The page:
Results 1 to 12 of 12

Thread: Motorcycle camping in Europe

  1. #1
    Lost again Texpaul's Avatar
    Join Date
    Oct 2006
    Location
    San Antonio, Tx
    Posts
    453

    Motorcycle camping in Europe

    I am starting plans to take an extended motorcycle trip in Europe next year. Initial plans are to ship the two bikes over with Knopf, pick them up in early May and stay forthat part is not yet decided, but at least 3 months, if the money holds out.
    Of course, a big issue is cost. Europe can be expensive. One way we have always saved money on bike trips is to campout as much as possible (up to three months on the road). Obviously, we have good collection of quality camping gear. I understand campgrounds in Europe are very nice, at least according to the websites, so I am looking at this as an option to keep cost down (and stay longer).
    IÔÇÖm looking for advice/feedback from anybody who has done some bike camping (or at least tent camping) in Europe. What worked, what didnÔÇÖt, pro and cons. Any websites or a source for information on the subject is much appreciated.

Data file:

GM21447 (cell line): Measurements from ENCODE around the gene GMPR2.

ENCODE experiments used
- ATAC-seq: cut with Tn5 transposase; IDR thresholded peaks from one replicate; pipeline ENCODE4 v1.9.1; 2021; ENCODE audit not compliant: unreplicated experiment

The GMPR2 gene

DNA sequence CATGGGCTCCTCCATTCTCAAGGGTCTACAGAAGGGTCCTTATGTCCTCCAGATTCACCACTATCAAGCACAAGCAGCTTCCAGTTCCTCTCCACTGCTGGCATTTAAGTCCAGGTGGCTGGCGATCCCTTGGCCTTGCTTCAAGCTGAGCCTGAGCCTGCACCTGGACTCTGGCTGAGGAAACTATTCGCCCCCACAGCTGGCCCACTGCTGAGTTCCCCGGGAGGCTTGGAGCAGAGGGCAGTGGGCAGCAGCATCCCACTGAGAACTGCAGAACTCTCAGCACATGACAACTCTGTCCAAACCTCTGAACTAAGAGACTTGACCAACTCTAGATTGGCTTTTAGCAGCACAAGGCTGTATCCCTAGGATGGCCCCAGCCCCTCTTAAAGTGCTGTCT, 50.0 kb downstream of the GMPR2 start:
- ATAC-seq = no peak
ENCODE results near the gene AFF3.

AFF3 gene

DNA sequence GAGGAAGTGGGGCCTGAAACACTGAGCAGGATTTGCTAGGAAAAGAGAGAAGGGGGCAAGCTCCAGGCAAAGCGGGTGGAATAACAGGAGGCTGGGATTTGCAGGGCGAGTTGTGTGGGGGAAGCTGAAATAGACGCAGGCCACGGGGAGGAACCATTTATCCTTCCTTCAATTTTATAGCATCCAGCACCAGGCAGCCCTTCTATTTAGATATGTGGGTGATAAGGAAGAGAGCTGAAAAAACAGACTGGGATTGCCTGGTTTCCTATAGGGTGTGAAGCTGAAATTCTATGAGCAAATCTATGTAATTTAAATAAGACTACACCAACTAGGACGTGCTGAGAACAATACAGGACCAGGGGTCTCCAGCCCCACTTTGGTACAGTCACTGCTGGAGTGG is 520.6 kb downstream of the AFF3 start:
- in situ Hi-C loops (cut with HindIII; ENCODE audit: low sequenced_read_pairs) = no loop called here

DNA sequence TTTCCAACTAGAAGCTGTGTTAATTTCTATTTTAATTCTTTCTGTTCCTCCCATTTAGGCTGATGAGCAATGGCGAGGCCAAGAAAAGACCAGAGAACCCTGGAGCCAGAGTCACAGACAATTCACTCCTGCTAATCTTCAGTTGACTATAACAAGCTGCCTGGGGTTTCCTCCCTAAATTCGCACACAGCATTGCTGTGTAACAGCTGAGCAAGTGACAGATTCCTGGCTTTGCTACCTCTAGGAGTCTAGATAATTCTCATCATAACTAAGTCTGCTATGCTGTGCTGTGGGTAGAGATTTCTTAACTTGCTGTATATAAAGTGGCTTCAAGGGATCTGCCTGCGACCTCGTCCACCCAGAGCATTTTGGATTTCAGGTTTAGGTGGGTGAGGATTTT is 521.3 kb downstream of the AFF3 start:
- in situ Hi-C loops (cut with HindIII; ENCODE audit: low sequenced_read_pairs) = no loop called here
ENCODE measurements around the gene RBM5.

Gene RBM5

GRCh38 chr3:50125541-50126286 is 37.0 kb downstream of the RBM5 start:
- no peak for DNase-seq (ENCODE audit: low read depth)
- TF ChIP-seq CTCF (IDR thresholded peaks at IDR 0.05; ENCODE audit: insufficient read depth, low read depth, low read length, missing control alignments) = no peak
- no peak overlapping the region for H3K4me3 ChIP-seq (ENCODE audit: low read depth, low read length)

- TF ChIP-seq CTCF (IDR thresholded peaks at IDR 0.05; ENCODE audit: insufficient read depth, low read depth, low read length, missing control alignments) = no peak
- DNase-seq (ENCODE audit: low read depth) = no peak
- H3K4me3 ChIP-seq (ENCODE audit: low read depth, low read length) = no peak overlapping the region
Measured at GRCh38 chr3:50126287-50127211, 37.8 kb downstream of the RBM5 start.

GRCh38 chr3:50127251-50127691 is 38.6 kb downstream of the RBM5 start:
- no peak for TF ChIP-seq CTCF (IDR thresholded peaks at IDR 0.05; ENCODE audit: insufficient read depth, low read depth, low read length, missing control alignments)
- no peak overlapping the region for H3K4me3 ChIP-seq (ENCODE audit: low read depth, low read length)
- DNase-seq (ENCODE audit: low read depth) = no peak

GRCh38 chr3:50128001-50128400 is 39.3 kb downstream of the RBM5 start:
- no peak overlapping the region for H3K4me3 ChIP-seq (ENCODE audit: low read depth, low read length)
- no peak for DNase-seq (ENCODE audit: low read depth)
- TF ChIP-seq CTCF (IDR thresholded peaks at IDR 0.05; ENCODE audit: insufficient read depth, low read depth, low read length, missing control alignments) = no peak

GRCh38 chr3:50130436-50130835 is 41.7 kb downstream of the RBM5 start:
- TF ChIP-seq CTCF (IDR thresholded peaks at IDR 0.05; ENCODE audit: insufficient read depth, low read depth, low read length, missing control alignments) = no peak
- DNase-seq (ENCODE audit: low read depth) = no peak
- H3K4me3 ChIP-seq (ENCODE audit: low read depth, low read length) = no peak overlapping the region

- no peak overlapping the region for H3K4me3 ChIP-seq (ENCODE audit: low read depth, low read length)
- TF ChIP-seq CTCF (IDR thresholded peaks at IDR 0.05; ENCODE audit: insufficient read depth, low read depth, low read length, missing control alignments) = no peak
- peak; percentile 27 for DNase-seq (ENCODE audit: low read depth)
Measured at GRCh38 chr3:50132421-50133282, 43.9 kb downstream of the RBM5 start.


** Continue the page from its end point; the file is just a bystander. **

Paul Mulhern
    MOA# 56330
    '05 1200GS Big Blue

  2. #2
    look out!!! Visian's Avatar
    Join Date
    Mar 2003
    Location
    ATL/WNC
    Posts
    8,576
    Paul - I'm sorry that this isn't much of an answer, but GlobalRider here on our forum has a good bit of information about budget touring in Europe.

    Court Fisher has a bunch of euro touring info on our site. There may be some camping related links.

    You reference Stefan Knopf, he is another good resource.

    And Horizons Unlimited is also a good resource.

    You could also try the regional forums over at ADVrider.

    Ian
    Go soothingly through the grease mud, as there lurks the skid demon.
    __________________________________________________ ________